Regarding the front-page article "President's Plan Targets Nation's Culture of Debt," Feb. 19: Last year, President Bush targeted canceling "pork barrel" programs. The idea fell on deaf ears in Congress, with a weak response from Senate Majority Leader George Mitchell.
Truly Congress could handle the deficit problem by not only canceling "pork barrel" programs, but by also canceling old or duplicated legislation, funded but no longer relevant.
What could we lose, except a few senators and representatives more interested in reinstating funds than in serving the legitimate needs of all United States citizens? Betty Spiers Sands, San Francisco A cure for health care
Regarding the front-page article "Clinton Pushes Limits in Bid to Expand Scope of National Health Care," Feb. 18: I find President Clinton's support of the Oregon Health Plan a direct contradiction to the goal of expansion. The plan expands Medicaid to include "all Oregonians living in poverty," while limiting services to each recipient.
A list of 688 medical conditions cited in the plan as reimbursable is limited in addressing the vast numbers of diseases. Also, severity of disease varies with each individual. Care considered "merely" important in one case is often essential in another case. Only those working directly with the individual patients are in a position to decide what care is "valuable to certain individuals."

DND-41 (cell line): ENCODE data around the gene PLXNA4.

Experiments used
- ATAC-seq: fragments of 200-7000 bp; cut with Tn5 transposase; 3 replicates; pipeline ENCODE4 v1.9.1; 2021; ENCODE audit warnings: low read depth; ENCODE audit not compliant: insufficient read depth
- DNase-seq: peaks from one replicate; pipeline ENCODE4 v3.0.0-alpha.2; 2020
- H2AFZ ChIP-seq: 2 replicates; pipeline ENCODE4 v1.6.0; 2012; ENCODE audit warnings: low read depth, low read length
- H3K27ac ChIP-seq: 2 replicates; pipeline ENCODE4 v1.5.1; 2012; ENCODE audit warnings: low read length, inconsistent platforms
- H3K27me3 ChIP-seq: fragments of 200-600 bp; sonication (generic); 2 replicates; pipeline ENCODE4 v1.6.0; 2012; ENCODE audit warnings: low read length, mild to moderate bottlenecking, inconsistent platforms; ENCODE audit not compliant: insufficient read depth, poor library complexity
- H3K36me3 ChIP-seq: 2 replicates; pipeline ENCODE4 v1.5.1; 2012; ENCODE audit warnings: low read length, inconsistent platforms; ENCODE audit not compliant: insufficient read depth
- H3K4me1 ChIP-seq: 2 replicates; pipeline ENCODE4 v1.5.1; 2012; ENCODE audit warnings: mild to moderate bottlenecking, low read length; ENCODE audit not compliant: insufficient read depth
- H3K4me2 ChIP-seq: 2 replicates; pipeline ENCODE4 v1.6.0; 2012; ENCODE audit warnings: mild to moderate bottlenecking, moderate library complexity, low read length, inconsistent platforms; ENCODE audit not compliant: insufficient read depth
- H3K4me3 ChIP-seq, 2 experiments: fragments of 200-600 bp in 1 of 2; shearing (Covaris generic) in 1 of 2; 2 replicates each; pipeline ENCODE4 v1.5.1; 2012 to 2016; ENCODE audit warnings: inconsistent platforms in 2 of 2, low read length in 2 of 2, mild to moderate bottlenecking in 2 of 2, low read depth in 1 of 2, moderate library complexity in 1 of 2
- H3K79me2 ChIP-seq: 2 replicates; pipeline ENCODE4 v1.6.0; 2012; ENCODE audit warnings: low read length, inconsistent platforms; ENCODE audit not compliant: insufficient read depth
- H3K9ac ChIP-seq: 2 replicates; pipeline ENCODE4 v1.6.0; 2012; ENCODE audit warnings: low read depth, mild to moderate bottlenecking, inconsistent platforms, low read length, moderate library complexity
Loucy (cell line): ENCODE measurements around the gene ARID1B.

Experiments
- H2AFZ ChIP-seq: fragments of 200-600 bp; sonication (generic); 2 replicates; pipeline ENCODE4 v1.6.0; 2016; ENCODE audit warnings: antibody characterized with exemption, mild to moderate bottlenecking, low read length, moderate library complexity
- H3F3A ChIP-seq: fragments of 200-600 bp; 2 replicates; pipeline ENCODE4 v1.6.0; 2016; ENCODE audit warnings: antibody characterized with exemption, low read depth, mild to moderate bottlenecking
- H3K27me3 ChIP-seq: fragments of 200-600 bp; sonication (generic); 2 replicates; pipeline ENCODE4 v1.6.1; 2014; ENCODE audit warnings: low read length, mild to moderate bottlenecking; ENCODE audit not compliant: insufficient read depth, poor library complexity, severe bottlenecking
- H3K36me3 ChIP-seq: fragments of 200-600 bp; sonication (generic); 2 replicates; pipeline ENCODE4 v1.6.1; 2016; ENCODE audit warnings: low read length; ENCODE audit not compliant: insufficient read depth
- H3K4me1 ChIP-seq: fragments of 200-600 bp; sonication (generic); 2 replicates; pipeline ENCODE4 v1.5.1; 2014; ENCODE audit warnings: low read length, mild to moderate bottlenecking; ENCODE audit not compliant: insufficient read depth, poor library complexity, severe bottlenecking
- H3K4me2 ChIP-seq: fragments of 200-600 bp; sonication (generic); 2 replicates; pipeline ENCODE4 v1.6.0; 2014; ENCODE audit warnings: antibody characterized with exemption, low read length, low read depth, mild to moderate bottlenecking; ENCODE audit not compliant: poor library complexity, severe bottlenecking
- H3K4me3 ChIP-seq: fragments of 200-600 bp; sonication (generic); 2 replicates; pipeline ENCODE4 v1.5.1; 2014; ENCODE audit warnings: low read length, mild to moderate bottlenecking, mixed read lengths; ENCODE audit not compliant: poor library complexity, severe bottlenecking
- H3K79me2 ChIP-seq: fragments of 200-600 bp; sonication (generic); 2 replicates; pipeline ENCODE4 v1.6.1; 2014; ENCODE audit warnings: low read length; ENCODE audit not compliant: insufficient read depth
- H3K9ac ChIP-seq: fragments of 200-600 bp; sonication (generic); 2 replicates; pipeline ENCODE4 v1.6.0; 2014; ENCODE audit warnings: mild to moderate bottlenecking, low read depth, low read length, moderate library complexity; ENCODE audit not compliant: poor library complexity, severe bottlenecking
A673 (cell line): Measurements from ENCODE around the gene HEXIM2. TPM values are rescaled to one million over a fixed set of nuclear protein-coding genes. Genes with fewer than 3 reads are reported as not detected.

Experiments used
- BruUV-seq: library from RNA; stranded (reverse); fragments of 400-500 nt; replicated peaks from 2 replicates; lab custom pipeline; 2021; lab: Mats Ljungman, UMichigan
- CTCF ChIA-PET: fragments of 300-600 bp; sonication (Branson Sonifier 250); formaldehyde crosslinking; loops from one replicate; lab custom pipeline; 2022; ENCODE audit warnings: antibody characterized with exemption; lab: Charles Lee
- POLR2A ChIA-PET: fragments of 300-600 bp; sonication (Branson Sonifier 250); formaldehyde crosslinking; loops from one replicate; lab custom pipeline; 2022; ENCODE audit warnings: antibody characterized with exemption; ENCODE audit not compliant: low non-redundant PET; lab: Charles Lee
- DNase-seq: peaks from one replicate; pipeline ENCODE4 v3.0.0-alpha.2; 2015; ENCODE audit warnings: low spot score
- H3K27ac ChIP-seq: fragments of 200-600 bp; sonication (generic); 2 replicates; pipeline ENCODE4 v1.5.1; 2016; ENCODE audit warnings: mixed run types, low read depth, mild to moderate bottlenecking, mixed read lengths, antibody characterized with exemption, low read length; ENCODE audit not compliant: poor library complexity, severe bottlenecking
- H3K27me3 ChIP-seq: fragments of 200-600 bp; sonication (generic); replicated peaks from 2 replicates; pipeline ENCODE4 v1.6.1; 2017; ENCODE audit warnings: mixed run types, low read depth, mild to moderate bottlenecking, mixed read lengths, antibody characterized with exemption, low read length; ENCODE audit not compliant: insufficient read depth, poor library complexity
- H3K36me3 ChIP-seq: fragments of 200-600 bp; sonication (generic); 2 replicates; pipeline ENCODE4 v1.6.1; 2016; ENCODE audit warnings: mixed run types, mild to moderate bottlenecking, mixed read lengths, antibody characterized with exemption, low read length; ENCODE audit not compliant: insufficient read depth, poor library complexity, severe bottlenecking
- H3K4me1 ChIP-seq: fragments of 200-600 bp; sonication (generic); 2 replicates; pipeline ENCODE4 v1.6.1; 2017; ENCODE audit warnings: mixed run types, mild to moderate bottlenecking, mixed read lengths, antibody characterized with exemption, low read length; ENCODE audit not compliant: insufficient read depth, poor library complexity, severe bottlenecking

Containing costs by controlling expensive technology will limit medical testing.
Will medical teams be compelled to draw lines through procedures dependent on high technology if the state deems the care unnecessary by refusal to pay? Less medical care for more people is not health-care expansion.
Mr. Clinton will be forced to choose between expansion or rationing. Mitzi Robertson, Loretto, Tenn.
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